Fierce storms on the Great Lakes that claimed hundreds of lives, tsunamis, earthquakes, a landslide that wiped out an entire town, devastating forest fires, huge floods and paralyzing blizzards and ice storms; Canada has seen its share of deadly natural disasters.
As it turns out, however, the two deadliest natural disasters in Canadian history were also rarities here: a volcanic eruption and a massive hurricane.
Both these tragedies claimed several thousand lives, and curiously, took place in the same year — 1775. As far as we know, there was no alignment of the heavens or prophecy of Nostradamus that could explain why Canada was stricken. The two tragedies were unrelated and happened on opposite coasts. The Tseax Cone volcano (pronounced SEE-aks) erupted in north western British Columbia, spewing poisonous gas and molten lava, and more than 7,000 kilometres east, Newfoundland was battered by a monstrous hurricane.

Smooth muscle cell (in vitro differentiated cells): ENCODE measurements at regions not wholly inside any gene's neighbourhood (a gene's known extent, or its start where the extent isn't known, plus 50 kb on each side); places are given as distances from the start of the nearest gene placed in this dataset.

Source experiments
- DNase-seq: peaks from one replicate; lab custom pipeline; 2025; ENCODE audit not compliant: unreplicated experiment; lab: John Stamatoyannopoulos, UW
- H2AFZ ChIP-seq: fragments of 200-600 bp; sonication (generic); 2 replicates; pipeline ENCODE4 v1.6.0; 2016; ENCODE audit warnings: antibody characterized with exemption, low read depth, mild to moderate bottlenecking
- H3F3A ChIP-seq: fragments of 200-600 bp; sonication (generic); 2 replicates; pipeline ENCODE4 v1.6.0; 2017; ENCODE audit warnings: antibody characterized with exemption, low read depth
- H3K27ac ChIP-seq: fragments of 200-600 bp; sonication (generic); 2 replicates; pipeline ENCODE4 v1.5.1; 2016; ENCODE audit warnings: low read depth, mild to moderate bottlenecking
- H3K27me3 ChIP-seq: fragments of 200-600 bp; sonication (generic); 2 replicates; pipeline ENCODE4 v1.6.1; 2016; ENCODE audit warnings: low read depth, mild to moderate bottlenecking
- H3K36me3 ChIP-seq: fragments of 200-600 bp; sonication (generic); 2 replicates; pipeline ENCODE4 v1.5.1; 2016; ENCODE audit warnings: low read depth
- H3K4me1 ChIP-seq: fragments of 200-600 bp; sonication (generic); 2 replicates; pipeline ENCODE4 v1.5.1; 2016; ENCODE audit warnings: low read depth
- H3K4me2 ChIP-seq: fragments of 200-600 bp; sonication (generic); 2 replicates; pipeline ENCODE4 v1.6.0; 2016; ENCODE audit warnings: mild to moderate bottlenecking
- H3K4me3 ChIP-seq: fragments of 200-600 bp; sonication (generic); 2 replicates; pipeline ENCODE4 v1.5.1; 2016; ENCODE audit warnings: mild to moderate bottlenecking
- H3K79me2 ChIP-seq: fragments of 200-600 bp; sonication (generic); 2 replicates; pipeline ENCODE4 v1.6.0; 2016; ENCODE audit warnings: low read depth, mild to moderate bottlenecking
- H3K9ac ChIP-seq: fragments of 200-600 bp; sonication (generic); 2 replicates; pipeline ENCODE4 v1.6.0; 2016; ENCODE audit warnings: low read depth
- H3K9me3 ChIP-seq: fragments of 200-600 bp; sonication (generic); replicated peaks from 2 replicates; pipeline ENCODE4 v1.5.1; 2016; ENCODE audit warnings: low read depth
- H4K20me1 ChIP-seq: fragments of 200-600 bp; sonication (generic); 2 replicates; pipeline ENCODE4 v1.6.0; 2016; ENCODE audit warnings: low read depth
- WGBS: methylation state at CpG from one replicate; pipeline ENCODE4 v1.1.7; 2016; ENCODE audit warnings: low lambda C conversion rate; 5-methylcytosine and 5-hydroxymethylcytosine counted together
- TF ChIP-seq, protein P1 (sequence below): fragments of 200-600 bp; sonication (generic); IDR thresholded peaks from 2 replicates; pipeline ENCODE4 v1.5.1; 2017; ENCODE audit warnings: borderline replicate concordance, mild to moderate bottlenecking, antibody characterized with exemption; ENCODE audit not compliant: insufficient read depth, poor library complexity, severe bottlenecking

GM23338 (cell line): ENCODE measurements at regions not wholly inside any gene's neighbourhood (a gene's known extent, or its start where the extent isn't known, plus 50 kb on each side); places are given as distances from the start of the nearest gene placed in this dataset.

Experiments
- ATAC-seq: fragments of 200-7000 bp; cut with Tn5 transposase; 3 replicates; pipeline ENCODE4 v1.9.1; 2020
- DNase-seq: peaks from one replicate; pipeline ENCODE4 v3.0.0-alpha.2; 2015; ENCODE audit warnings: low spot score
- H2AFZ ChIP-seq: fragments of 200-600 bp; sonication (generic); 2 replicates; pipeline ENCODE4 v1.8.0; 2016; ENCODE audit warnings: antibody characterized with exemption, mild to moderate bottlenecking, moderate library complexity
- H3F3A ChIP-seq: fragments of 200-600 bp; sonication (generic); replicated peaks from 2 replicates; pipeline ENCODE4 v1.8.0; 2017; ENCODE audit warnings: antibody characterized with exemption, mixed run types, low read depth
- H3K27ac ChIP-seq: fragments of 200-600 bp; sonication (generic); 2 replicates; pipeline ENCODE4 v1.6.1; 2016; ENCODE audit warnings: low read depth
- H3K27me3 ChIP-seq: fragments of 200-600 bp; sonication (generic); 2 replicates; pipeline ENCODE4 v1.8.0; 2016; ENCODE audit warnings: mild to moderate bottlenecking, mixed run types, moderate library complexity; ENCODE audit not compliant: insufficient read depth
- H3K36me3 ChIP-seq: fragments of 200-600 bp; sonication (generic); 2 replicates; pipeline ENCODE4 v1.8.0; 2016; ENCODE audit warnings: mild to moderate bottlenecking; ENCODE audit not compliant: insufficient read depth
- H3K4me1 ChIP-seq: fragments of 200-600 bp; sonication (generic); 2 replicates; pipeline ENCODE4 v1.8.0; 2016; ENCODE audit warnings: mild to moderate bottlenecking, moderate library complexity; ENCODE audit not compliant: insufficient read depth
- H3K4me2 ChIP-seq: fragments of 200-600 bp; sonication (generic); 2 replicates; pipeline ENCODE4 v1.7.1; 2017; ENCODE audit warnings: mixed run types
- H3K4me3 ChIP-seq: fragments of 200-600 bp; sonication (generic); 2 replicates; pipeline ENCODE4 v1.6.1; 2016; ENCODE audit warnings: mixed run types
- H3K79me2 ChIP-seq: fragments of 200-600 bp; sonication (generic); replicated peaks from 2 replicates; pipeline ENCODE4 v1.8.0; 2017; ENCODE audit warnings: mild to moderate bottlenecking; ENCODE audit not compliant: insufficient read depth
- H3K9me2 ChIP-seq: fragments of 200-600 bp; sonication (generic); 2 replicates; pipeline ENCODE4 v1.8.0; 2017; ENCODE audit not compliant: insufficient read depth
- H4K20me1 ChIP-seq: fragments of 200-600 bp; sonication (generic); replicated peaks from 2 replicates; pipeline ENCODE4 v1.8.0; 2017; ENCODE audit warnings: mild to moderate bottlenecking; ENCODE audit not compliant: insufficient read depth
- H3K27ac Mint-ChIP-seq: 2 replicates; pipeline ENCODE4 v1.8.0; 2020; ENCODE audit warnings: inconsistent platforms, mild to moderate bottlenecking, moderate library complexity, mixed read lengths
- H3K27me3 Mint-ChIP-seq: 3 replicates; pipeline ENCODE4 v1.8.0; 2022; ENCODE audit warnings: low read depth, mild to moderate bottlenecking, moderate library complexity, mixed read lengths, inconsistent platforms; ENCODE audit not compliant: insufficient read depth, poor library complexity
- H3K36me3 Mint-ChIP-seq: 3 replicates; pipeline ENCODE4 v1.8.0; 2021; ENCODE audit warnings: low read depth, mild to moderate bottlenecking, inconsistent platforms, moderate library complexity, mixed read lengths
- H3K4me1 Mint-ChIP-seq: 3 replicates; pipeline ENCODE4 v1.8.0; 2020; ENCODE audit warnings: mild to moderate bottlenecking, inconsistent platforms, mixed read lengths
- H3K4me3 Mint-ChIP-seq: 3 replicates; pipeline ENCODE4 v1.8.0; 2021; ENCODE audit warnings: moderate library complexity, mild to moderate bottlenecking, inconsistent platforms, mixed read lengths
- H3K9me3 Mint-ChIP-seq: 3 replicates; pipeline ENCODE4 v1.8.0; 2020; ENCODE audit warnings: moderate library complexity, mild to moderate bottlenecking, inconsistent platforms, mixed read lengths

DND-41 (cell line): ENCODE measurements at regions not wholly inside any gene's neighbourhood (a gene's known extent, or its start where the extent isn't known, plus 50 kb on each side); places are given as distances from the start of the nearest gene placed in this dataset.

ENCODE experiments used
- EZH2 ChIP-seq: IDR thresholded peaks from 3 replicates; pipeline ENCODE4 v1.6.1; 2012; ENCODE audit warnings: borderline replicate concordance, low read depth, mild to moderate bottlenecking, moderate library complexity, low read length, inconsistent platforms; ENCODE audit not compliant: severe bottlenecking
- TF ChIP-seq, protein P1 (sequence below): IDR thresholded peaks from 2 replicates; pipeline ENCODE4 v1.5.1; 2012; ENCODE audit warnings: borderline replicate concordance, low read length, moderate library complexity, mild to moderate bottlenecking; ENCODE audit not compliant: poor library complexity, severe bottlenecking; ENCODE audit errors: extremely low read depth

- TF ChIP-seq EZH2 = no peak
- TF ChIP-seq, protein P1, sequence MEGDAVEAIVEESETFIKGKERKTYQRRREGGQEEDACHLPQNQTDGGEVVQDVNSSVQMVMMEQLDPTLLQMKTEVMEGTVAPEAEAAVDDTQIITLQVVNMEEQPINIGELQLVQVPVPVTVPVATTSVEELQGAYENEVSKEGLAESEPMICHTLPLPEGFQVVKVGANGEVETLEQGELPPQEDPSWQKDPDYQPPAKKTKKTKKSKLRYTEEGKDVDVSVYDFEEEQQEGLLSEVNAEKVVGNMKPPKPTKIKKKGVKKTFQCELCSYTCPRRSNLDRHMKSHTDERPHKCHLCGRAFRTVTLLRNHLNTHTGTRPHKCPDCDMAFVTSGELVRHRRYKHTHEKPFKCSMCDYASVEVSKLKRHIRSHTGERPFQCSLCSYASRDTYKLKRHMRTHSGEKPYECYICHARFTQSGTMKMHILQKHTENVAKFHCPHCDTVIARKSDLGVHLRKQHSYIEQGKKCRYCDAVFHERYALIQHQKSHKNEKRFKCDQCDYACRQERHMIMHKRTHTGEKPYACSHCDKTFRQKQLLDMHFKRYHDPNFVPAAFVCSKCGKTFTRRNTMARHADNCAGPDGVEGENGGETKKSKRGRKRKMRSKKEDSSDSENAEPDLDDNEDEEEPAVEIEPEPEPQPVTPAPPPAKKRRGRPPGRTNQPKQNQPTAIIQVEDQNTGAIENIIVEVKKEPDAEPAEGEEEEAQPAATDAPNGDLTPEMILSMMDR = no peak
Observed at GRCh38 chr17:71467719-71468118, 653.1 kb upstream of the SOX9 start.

Nisga'a native legends tell of how the "poisonous smoke" (volcanic gases) from the Tseax Cone volcano came without warning, filling their villages and killing many. An estimated 2,000 people perished and the Nass River, which the Nisga'a people depended on for fish, was smothered by lava flows.
The flows permanently changed the landscape and remain as visible evidence of the devastation wrought by the eruption. Today, Nisga'a Memorial Lava Beds Provincial Park commemorates the victims.
Yet even deadlier than the eruption of the Tseax Cone was the great hurricane that struck off Canada’s east coast that same year. Canada’s cold climate normally provides protection from hurricanes and tropical storms, so thousands of Newfoundland's fishing vessels and their hapless crews were caught off guard.
In early September, the furious storm devastated the island, drowning an estimated 4,000 people and sinking 1,000 vessels. Two British Royal Navy ships, stationed off Newfoundland to protect Britain’s fishing rights, were wrecked in the storm. Making it Canada’s worst natural disaster in terms of fatalities. The National Hurricane Center in the United States ranks it the seventh deadliest hurricane in Atlantic history.
While these two deadly natural disasters happened centuries ago, the still unfolding earthquake-tsunami catastrophe in Japan reminds us that mother nature at her most destructive can still overpower our sophisticated modern technology and engineering. We would be wise to apply caution in all our dealings with her.